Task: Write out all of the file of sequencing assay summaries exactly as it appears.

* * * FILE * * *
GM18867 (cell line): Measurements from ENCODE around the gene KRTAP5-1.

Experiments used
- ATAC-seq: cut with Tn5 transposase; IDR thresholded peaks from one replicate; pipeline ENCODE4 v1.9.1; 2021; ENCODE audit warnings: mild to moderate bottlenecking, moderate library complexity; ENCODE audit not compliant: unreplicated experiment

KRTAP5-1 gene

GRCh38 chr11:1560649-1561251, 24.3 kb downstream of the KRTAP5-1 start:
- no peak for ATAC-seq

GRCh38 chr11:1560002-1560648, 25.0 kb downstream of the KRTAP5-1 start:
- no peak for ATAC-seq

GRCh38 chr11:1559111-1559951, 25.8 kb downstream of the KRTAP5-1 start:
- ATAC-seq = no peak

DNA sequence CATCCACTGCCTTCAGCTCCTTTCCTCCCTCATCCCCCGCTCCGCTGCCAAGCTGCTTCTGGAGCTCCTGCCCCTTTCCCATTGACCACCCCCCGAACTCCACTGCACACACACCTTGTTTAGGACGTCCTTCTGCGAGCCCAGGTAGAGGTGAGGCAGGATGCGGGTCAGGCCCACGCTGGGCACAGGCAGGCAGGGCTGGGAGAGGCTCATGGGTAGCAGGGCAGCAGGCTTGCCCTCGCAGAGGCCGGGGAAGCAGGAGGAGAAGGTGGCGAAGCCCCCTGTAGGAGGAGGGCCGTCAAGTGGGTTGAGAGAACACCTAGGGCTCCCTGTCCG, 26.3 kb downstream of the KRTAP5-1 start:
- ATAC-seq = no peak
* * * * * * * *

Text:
GM18867 (cell line): Measurements from ENCODE around the gene KRTAP5-1.

Experiments used
- ATAC-seq: cut with Tn5 transposase; IDR thresholded peaks from one replicate; pipeline ENCODE4 v1.9.1; 2021; ENCODE audit warnings: mild to moderate bottlenecking, moderate library complexity; ENCODE audit not compliant: unreplicated experiment

KRTAP5-1 gene

GRCh38 chr11:1560649-1561251, 24.3 kb downstream of the KRTAP5-1 start:
- no peak for ATAC-seq

GRCh38 chr11:1560002-1560648, 25.0 kb downstream of the KRTAP5-1 start:
- no peak for ATAC-seq

GRCh38 chr11:1559111-1559951, 25.8 kb downstream of the KRTAP5-1 start:
- ATAC-seq = no peak

DNA sequence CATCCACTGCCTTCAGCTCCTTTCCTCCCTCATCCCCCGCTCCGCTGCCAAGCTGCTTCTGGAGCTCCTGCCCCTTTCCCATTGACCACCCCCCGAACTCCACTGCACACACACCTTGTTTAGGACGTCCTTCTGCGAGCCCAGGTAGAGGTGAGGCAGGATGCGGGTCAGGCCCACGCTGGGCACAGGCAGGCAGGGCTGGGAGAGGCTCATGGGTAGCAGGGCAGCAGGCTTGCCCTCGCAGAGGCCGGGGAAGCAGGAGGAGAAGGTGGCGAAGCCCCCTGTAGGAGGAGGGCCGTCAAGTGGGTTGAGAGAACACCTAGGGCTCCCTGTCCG, 26.3 kb downstream of the KRTAP5-1 start:
- ATAC-seq = no peak